We used RT-PCR to analyze the differential expression of FGF19 by measuring mRNA levels among 10 HCC lines. FGF19 mRNA was expressed in all HCC lines, and at a remarkably higher level in JHH7 (Figure (Figure3A).3A). FGF19 protein was detected using an FGF19 ELISA kit in culture media for all human HCC lines and normal hepatocyte at 72 h after seeding; FGF19 was noted to be significantly higher in JHH7 cells and significantly lower in normal hepatocyte (Figure (Figure3B).3B). An immunocytohistochemical study using anti-FGF19 monoclonal antibodies was performed to determine whether FGF19 is expressed in all HCC lines; FGF19 protein was detectable in all HCC lines in the cytoplasm (Figure (Figure3C).3C). Similarly, FGFR4 mRNA was expressed in all HCC lines (Figure (Figure3D).3D). Through FGFR4 staining, FGFR4 protein was observed in all HCC lines (Figure (Figure33E).
We chose the HuH7, HepG2, HLE, HLF, and JHH7 cell lines upon consideration of the combination of FGF19 and FGFR4 levels. We cultured these HCC lines with FGF19 recombinant protein at concentrations of 0.01, 0.1, 0.5, 1, 5, 10, 50, or 100 ng/mL and performed a proliferation assay (Figure (Figure4A;4A; n = 12, P < 0.05). We found that the proliferation of all HCC cells examined increased significantly upon addition of FGF19 recombinant protein at concentrations of 0.01-10 ng/mL over 48-96 h (Figure (Figure4B).4B). The proliferation index was highest when the concentration of FGF19 was 1 ng/mL in the 5 HCC lines, whereas apoptosis of HCC cells was significantly suppressed by addition of 1 ng/mL FGF19 recombinant protein in culture media (Figure (Figure5A;5A; n = 12, P < 0.05). Tumor metastasis is still a major problem in management of cancer. In order to investigate further whether FGF19 plays an important role in tumor metastasis, the invasion assay and migration assay were performed. Invasion assays were used to investigate the alteration of cancer cell invasiveness in the presence of FGF19 recombinant protein for JHH7. The assays were conducted by staining and measuring the OD at 560 nm; they revealed that 1 ng/mL of the FGF19 recombinant protein significantly increased the mobility and invasiveness of the JHH7 cells (Figure (Figure5B;5B; n = 6, P < 0.05). As shown in Figure Figure5C,5C, the number of migrated cells also increased dramatically after addition of the FGF19 recombinant protein (Figure (Figure5C;5C; n = 6, P < 0.05). Results of the invasion assay and migration assay indicate that FGF19 may be an activator of tumor metastasis.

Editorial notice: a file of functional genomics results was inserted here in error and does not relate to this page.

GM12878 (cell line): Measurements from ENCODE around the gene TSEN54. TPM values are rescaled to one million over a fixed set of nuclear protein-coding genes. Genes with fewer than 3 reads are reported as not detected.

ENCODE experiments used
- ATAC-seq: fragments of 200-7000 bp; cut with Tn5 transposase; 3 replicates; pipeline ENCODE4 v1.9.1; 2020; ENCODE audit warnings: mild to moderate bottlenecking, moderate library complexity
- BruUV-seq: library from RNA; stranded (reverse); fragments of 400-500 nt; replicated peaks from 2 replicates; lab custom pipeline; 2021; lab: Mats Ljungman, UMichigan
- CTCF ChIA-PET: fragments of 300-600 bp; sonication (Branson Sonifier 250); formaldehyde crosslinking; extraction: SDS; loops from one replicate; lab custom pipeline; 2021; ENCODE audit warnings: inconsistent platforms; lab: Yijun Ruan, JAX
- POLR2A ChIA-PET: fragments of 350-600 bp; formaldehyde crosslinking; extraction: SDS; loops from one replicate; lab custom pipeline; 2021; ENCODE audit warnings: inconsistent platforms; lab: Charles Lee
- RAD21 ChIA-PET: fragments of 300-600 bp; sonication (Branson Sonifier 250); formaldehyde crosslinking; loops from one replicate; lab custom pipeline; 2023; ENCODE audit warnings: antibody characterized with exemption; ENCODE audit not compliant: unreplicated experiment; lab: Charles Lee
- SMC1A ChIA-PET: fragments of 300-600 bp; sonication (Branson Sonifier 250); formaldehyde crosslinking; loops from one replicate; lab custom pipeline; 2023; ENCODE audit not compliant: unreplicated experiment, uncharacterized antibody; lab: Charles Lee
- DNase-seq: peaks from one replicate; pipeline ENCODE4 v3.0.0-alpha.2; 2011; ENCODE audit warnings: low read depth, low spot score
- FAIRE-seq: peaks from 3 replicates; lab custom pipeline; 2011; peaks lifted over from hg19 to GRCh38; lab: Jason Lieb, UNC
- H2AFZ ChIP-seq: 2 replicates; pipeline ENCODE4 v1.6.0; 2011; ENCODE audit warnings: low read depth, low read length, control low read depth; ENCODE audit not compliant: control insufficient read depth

We selected the JHH7 cell line for further studies because this HCC line showed the highest FGF19 expression at both the mRNA and protein levels in the 10 HCC lines examined. Transfection of FGF19 siRNA decreased FGF19 mRNA expression by 72% after 48 h as compared with cells transfected with control siRNA (Figure (Figure6A).6A). Maximum downregulation of FGF19 protein occurred at 72 h after transfection. The FGF19 protein was downregulated by more than 90% in the JHH7 cells (Figure (Figure6B).6B). Similarly, FGFR4 siRNA transfection downregulated mRNA (Figure (Figure6C)6C) and protein expression of FGFR4 (Figure (Figure6D).6D). Further, proliferation of JHH7 cells was significantly suppressed by FGF19 siRNA transfection (Figure (Figure6E;6E; n = 12, P < 0.05) and FGFR4 siRNA transfection (n = 12, P < 0.05). We also found that apoptosis induced by 5-FU increased significantly in the FGF19 siRNA group at 96 h after transfection (Figure (Figure6F;6F; n = 12, P < 0.05) and FGFR4 siRNA transfection (n = 12, P < 0.05).
Serum FGF19 levels were measured at the pre- and postoperative period. Serum FGF19 levels of 10 normal subject were also measured. Postoperative FGF19 levels were significantly lower than those in the preoperative period (Figure (Figure7;7; n = 29, P < 0.05). Moreover, FGF19 levels in the normal subjects were significantly lower than those in the preoperative period and significantly higher than those in the postoperative period (Figure (Figure7,7, P < 0.05).
In this study, we clarified the association between the FGF19/FGFR4 system and the development of HCC using human samples and in vitro experimental models. FGF19 was expressed at significantly higher levels in HCCs, whereas the receptor FGFR4 was expressed in noncancerous tissue and HCC at similar levels. Han Kiat Ho et al., reported that one third of HCC patients exhibited increased FGFR4 mRNA expression in the matched tumor/normal tissue . In our study, FGFR4 mRNA expression showed no significant difference but increased tendency (Figure (Figure1B,1B, P = 0.055) in cancer tissue compared with adjacent tissue. Therefore we believe that there is no confliction between the both reports. Further, serum FGF19 significantly decreased after curative hepatectomy. Therefore, FGF19 appears to function in an autocrine or paracrine fashion. FGF19 mRNA expression was correlated with prognostic significance for the survival of patients with HCC. Thus, this is the first report showing the clinical importance of FGF19. These in vitro studies revealed that recombinant FGF19 could induce proliferation, stimulate invasion, and inhibit apoptosis in HCC lines. Inversely, the introduction of FGF19 and FGFR4 siRNA was able to reduce proliferation and increase apoptosis in HCC lines. These findings suggest that the FGF19/FGFR4 system plays a critical role in HCC progression.